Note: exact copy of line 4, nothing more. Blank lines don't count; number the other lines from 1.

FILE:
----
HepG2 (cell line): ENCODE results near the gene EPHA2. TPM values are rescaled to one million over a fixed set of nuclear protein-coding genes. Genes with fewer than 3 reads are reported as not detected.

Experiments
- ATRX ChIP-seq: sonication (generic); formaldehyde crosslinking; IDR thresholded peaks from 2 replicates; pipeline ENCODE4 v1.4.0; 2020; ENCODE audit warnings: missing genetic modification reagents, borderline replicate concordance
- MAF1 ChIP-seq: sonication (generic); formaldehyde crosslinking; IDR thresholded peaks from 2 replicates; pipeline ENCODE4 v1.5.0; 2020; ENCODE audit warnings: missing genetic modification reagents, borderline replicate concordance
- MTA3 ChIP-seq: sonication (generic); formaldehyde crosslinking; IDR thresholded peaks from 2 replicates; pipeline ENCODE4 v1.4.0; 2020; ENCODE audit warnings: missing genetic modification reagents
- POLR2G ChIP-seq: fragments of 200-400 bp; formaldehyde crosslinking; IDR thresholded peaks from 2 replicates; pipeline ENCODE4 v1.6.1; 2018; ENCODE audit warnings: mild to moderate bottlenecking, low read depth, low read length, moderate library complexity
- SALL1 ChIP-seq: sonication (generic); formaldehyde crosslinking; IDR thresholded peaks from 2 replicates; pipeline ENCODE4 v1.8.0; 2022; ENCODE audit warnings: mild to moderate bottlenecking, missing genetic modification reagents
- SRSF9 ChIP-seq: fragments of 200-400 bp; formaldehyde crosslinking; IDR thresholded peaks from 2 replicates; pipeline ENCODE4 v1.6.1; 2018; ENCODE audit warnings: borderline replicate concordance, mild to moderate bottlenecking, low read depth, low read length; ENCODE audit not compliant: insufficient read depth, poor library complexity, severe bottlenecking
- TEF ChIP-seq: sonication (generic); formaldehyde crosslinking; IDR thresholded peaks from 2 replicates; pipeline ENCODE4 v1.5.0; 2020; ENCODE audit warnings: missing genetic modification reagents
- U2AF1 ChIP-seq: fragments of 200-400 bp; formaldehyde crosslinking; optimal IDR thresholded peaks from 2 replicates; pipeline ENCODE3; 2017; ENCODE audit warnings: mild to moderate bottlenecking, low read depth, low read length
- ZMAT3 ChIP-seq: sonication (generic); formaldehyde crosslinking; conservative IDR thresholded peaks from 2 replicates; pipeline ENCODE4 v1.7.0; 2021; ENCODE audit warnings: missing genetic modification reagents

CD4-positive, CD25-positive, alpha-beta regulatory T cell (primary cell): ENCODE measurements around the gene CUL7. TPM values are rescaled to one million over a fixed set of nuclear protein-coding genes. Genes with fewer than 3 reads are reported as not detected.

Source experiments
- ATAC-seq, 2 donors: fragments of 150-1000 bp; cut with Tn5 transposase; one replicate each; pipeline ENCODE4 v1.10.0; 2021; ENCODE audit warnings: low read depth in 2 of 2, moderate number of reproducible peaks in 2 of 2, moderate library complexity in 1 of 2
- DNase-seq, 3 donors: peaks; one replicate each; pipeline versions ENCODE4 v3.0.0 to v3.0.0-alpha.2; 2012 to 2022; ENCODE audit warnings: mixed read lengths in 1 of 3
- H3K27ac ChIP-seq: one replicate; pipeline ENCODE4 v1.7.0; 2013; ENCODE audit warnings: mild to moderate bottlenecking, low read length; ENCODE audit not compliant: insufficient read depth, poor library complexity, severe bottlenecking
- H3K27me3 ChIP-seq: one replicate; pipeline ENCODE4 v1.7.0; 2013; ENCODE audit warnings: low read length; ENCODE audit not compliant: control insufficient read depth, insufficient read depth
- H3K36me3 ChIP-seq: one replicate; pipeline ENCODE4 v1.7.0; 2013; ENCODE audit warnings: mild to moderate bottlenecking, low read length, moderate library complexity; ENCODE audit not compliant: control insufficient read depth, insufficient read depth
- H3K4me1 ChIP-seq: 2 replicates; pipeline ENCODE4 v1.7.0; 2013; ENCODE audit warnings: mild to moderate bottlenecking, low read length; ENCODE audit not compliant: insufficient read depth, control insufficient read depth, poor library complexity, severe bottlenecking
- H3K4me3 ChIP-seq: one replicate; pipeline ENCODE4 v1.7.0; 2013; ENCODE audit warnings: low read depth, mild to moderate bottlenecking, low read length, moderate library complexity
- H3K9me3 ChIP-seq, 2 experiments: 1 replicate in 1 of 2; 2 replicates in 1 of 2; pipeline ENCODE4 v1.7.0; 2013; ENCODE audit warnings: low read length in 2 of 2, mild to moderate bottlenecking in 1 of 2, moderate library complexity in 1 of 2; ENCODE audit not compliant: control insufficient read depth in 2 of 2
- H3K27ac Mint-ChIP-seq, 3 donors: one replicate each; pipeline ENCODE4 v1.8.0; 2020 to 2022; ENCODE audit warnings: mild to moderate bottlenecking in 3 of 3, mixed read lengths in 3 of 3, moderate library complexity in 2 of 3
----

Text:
- MAF1 ChIP-seq: sonication (generic); formaldehyde crosslinking; IDR thresholded peaks from 2 replicates; pipeline ENCODE4 v1.5.0; 2020; ENCODE audit warnings: missing genetic modification reagents, borderline replicate concordance